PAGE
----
Our holding finds additional support in the text of Rule 3(c): “An appeal must not be dismissed ․ for failure to name a party whose intent to appeal is otherwise clear from the notice.” Fed. R.App. P. 3(c)(4) (emphasis added). The Advisory Notes for the 1993 Amendment to Rule 3(c) explain: “The test established by the rule for determining whether ․ designations are sufficient is whether it is objectively clear that a party intended to appeal, ” (emphasis added). The appeal notice may suffice if it is clear that each of the eleven living individual defendants listed in the caption of the notice—including those against whom all claims had been dismissed—intended to appeal.3 On the other hand, it would plainly fail “[t]he test established by the rule” for a party to be listed in only the caption if the body of the notice leaves uncertainty as to whether that party is appealing. That is the case here: The three defendants against whom claims remain are among the parties listed in the caption, but the body of the notice states that someone else is appealing the district court's order.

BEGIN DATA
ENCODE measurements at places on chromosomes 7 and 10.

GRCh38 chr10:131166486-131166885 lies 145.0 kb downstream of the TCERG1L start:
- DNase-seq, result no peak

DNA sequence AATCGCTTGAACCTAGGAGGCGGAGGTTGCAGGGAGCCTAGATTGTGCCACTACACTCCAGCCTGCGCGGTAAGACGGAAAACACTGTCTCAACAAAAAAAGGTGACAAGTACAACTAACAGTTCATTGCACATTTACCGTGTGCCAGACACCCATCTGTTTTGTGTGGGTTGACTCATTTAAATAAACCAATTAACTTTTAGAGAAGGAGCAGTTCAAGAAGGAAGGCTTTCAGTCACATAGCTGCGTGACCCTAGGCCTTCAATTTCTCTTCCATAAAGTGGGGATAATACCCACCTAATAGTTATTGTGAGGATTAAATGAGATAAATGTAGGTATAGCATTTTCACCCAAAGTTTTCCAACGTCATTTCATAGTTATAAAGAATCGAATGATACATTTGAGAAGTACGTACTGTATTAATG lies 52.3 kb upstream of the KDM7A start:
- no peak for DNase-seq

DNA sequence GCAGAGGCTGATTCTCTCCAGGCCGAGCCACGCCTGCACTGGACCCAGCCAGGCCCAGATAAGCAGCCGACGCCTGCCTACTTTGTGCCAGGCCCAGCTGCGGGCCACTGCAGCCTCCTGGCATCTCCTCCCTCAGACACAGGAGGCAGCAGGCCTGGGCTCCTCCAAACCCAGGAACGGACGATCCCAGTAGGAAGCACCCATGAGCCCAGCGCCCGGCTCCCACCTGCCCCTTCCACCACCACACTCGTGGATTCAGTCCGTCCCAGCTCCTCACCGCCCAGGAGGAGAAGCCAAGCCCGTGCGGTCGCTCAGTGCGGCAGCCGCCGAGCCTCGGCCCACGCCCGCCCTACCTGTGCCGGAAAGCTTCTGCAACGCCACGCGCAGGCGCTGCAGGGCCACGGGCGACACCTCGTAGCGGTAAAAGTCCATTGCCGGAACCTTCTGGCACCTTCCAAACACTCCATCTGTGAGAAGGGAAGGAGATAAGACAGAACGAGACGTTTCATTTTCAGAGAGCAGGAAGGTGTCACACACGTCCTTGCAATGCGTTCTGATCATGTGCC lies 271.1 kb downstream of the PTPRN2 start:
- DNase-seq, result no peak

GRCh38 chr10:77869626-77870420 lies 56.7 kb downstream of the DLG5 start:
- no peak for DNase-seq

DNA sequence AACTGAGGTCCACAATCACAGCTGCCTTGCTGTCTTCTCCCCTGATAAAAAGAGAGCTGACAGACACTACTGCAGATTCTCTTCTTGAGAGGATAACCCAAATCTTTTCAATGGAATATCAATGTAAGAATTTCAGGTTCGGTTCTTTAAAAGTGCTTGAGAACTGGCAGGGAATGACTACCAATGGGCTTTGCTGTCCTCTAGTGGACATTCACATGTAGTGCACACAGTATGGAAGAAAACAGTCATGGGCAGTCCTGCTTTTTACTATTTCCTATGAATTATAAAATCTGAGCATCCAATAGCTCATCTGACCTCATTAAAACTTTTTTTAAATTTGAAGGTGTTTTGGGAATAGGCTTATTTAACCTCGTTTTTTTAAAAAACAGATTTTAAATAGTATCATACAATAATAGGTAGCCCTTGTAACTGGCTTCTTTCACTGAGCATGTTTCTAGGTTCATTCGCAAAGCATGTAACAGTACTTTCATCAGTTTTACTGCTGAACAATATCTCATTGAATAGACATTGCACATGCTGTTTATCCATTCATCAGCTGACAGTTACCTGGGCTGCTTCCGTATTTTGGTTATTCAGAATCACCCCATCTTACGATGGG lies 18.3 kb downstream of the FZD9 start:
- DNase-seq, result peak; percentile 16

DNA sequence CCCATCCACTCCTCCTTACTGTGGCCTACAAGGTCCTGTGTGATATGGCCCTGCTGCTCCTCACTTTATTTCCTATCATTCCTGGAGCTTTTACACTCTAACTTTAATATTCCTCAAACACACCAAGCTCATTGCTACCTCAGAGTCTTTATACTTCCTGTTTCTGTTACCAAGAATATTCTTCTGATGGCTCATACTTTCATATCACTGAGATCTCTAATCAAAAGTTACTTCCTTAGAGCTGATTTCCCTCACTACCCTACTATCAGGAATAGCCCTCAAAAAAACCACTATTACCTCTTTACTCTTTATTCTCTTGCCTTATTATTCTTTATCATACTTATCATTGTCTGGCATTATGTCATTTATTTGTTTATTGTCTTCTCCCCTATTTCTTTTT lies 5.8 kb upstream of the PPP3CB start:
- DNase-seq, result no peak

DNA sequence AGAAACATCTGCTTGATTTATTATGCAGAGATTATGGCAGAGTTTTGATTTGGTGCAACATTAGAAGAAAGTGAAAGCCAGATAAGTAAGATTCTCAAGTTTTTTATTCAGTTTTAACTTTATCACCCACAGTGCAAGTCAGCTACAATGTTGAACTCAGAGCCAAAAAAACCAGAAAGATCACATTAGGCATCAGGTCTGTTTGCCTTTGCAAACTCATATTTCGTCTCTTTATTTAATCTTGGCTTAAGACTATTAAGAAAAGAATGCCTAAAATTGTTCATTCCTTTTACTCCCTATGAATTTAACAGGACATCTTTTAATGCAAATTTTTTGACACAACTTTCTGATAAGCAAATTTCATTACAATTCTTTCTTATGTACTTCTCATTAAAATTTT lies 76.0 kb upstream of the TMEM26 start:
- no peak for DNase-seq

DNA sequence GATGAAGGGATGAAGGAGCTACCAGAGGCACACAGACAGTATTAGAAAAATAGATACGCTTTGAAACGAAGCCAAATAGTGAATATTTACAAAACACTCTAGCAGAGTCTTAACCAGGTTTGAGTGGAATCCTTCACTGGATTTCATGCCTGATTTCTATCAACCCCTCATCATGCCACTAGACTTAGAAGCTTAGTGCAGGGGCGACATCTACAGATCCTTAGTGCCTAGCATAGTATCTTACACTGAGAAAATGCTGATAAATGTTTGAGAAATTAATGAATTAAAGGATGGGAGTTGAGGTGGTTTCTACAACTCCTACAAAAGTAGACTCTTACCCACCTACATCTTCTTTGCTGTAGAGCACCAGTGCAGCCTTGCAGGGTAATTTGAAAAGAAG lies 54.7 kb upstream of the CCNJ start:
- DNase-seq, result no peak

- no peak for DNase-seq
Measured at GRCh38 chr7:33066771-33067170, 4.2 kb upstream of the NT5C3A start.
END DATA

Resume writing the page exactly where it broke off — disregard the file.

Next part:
Our holding is also consistent with the purpose of the specificity requirement of Rule 3(c): “to provide notice both to the opposition and to the court of the identity of the appellant or appellants.” Torres, 487 U.S. at 318; accord Baylis, 906 F.2d at 877; Cotton v. U.S. Pipe & Foundry Co., 856 F.2d 158, 162 (11th Cir.1988). Although Torres construed the Rule before the 1993 Amendment, Torres and the post-Amendment Rule both “require [ ] that the notice of appeal make clear in some fashion the identity of each party desiring to join the appeal.” Twenty Mile Joint Venture, PND, Ltd. v. Comm'r of Internal Revenue, 200 F.3d 1268, 1274 (11th Cir.1999).